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Champ

Father's role in Girl Scouting

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In theory - no different than her mother. In fact, the Girl Scout Volunteer application of Metro Detroit (where my daughter is a member) does not ask the sex of the volunteer.

 

In fact, on the application it states:

 

"This is an application for a volunteer position in Girl Scouting for which there is no monetary compensation. In the selection of volunteers, there shall be no discrimination against an otherwise qualified individual on the basis of race, color, ethnicity, sex, religion, creed, national origin, socioeconomic status, age, disability, marital status, veteran status, or

on any other basis prohibited by federal, state, or local law."

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Some council's require that the main leader in a troop be female, but other than that dad's are welcome to volunteer in any capcity they wish.

 

The problem is that for some reason dad's do not often WANT to volunteer for Girl Scouts. I guess the concept of GIRL Scouts is just to, I don't know, "girly" for some dads.

 

Unfortunately, this means that very few male GSUSA volunteers are seen by the public (& the leaders, girls & their families). This has the effect of making dads who would like to volunteer, feel that they can't, & of making girls families somewhat wary of the dads that do.

 

Your daughter's Scouting experience is every bit as important as your son's. Sign up today! You will be glad you did!

 

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We have one dad in our troop who's always ready to come along on trips. He's taken the required outdoor training for our council and has gone camping, water-skiing and whitewater rafting with us. When camping, working or traveling with the girls, there are certain rules about having a female leader along with you (one of those things for your safety as well as theirs), and there are simple arrangements to follow when camping that concern where you should bunk and how the latrine and bathing facilities are shared (we have a big sign that says "MAN!" that he hangs up when he's in residence.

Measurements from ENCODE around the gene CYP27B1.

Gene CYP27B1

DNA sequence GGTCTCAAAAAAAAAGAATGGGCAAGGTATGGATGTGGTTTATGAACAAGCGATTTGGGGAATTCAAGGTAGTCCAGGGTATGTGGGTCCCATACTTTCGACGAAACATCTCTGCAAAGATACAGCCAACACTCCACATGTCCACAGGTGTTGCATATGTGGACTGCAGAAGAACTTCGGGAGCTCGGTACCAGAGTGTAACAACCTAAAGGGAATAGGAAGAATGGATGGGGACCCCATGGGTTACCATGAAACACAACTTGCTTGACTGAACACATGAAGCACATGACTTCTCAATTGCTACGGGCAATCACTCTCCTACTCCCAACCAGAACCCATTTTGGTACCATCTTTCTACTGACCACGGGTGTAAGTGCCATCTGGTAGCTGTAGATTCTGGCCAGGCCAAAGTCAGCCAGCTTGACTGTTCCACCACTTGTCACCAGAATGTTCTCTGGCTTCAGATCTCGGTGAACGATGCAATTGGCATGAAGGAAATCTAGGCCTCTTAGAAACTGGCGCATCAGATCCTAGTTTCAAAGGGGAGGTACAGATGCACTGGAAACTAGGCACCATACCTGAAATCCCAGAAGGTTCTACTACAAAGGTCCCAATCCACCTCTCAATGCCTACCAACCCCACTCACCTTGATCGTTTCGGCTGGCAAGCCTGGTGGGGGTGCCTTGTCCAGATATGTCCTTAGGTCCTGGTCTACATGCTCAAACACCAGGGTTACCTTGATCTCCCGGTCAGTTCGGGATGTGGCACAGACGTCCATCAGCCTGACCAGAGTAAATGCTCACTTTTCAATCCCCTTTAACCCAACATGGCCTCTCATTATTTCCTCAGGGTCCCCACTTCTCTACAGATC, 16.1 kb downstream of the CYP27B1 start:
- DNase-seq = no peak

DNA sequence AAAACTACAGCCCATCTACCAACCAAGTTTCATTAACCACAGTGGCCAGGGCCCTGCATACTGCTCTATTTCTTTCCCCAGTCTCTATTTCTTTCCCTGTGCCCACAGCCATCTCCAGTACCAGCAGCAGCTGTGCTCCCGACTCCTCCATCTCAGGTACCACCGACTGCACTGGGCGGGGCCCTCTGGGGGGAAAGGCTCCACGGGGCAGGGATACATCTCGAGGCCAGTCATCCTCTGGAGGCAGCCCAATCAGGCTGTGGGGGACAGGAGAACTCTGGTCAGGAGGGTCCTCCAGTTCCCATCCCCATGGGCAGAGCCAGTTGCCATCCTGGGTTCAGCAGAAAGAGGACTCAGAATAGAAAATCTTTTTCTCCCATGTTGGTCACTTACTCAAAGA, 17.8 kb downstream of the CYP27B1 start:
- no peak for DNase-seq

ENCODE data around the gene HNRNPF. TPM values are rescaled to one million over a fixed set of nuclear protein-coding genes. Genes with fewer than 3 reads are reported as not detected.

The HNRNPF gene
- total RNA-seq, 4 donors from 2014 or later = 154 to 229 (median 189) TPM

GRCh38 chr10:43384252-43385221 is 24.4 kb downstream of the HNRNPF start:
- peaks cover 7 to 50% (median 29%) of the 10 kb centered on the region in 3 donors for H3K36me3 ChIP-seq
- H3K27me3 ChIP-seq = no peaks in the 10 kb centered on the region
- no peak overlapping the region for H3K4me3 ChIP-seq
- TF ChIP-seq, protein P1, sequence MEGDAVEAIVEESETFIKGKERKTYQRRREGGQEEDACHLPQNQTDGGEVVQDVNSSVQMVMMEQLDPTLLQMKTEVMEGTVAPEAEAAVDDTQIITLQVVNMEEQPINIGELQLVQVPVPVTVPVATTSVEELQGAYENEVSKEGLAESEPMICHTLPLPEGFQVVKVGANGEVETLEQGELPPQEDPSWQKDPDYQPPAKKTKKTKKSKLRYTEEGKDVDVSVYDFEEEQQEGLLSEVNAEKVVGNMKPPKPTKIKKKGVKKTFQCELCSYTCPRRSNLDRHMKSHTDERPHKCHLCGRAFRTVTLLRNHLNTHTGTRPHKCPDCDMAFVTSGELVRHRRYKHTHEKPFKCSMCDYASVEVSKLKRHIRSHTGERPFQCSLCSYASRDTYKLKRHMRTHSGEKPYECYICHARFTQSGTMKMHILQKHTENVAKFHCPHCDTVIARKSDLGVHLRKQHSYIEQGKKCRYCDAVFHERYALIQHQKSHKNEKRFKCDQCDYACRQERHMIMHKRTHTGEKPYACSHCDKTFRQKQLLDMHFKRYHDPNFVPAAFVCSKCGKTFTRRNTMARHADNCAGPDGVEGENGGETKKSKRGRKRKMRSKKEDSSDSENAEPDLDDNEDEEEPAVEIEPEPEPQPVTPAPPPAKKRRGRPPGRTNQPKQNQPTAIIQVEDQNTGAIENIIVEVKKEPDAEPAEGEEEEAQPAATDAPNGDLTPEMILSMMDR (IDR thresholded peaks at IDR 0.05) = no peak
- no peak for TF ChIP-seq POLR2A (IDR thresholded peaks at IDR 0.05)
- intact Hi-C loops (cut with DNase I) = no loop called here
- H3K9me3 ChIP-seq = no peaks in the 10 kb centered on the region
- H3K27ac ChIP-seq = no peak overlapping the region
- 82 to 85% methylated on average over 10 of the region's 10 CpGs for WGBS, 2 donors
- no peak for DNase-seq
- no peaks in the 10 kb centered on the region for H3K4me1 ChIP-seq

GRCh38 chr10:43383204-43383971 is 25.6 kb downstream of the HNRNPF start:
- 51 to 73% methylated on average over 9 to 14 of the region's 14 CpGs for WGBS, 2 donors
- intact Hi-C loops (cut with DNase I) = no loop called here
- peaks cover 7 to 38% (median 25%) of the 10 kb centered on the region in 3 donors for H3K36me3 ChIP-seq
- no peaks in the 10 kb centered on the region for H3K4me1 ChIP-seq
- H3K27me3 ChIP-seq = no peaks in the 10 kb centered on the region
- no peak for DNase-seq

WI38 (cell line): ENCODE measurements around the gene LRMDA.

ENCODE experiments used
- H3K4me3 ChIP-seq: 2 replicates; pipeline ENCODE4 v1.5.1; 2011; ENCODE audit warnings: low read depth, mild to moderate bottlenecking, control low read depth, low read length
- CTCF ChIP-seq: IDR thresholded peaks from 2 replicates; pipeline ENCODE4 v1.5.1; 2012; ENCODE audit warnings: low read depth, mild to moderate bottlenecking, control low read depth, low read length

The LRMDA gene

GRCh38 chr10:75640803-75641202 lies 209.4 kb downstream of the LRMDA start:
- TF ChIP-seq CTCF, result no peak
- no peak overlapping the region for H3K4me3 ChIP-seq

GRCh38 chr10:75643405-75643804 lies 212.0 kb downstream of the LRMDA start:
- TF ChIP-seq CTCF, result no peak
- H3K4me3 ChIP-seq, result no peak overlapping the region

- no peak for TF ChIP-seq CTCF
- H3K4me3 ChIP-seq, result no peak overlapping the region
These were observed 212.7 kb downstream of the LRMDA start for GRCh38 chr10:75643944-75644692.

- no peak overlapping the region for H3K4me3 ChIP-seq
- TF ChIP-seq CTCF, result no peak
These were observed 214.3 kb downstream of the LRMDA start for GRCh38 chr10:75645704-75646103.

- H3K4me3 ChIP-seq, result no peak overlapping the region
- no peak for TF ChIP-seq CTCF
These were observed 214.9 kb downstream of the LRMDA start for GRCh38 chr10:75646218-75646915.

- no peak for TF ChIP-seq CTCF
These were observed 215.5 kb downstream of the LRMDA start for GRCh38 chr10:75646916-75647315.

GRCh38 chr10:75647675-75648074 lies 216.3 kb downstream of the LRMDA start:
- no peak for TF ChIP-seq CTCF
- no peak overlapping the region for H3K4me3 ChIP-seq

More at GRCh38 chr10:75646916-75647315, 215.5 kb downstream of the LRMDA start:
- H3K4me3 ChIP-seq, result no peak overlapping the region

We love having dads along, and our council has had several troops with male leaders (sometimes paired with their wives). My favorite trainer is part of a couple's leader team he's been active with both Boy Scouts and Girls Scouts forever. At a recent council camporee, a mother accompanying her Brownie-aged daughter saw him at the lake and realized he had been her leader years ago. That brought back such memories that she's now a troop leader herself!

 

Forgive that little tangent but by all means be involved, whether you take on a leadership role or help out on the troop committee or serve as the troop's cookie manager your involvement will be invaluable!

 

 

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